These 8 Credit Card Companies Are Offering Coronavirus Relief
Point of Interest
If you’ve been financially impacted by the COVID-19 outbreak, reach out to your credit card issuer for temporary relief.
Everyday people aren’t the only ones feeling the impact of the COVID-19 pandemic — credit card issuers and banks are noticing it, too. As a result, nearly a dozen issuers have rolled out assistance programs for customers who may be undergoing financial hardship due to the outbreak.
It’s a frightening time for many Americans and their wallets, particularly for people with piling debt and accruing interest. That’s why we spoke to Ted Rossman, an industry analyst at Creditcards.com and Bankrate, who shares insight on how to effectively manage your credit card, particularly the fees and payments that come with it, during the COVID-19 pandemic.
First and foremost, Rossman says the best thing to do if you’re having trouble making payments is to reach out to your card issuer.
“It’s important to note that this is not automatic, you have to ask for it. When you ask, there’s a good chance you’ll get some relief,” Rossman said. “This can include skipping a payment – with permission – pushing back your due date, having fees waived and receiving a higher credit limit.”
Among popular card issuers, Rossman claims the most generous coronavirus-related programs he’s seen are from Apple Card, American Express and Capital One.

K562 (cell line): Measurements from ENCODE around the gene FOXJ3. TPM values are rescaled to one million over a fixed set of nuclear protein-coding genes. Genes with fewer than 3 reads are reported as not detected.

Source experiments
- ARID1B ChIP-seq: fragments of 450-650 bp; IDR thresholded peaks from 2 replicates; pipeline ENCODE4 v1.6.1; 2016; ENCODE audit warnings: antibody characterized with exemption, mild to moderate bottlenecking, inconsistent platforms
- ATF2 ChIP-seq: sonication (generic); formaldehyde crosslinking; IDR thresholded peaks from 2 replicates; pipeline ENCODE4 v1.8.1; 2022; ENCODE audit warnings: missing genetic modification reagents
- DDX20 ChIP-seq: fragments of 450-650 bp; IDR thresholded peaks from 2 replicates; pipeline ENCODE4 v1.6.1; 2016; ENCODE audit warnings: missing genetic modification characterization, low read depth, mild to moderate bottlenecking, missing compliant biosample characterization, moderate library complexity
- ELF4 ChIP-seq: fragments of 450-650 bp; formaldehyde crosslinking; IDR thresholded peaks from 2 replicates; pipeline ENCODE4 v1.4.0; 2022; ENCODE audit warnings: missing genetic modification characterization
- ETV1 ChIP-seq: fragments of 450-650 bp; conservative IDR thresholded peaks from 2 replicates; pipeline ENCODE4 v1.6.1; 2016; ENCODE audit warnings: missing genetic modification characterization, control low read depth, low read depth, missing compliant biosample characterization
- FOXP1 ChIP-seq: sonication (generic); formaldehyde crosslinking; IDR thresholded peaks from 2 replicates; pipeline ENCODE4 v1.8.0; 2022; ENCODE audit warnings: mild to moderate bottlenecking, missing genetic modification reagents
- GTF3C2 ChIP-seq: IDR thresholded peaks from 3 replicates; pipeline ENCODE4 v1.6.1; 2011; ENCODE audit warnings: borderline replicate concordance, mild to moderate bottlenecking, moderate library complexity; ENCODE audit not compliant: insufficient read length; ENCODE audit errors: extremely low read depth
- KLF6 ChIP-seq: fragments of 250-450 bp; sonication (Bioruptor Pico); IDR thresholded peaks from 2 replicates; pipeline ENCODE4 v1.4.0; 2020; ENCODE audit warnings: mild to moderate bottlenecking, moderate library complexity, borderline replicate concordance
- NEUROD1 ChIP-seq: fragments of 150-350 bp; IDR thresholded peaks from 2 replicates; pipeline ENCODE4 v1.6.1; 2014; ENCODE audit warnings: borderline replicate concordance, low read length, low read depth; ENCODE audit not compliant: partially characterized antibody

Apple Card announced they’re allowing all cardholders who ask permission to skip their March payment without interest. American Express is reportedly doing the same for some cardholders for the next two months, and Capital One for one month.
“Without interest is key – it’s more common to be allowed to skip a payment with interest still coming due at some point, but that’s not as good of a deal,” Rossman said. “When you ask your card issuer for help, also inquire about your credit score.”
Ross says now is the time to be proactive when it comes to your financial situation.
“It’s way better to speak up at the first signs of trouble than to wait a few months and try to unwind the damage of late payments, late fees, accrued interest and credit score dings,” Rossman said.
Another important tip: the phone lines for card issuers are extremely busy at this time, so you might have a shorter wait if you reach out via online chat or social media.
There are numerous credit card issuers that have responded to the COVID-19 outbreak so far by releasing statements and creating coronavirus resource pages for customers. For anyone who is facing financial difficulties due to the pandemic, here’s a breakdown of what to expect from each issuer.
Bank of America
Bank of America announced on March 19 that it will assist customers experiencing financial hardship as a result of the coronavirus. If you have a credit card with Bank of America, you can request to defer payments and refunds on late fees. There will also be no negative credit bureau reporting for up-to-date customers, according to a Bank of America spokesperson.
The bank has set up a coronavirus assistance page where customers can find contact information and hours of operation for each specific business and product. To defer credit card payments, the company has set up an online form that’s available on its assistance page.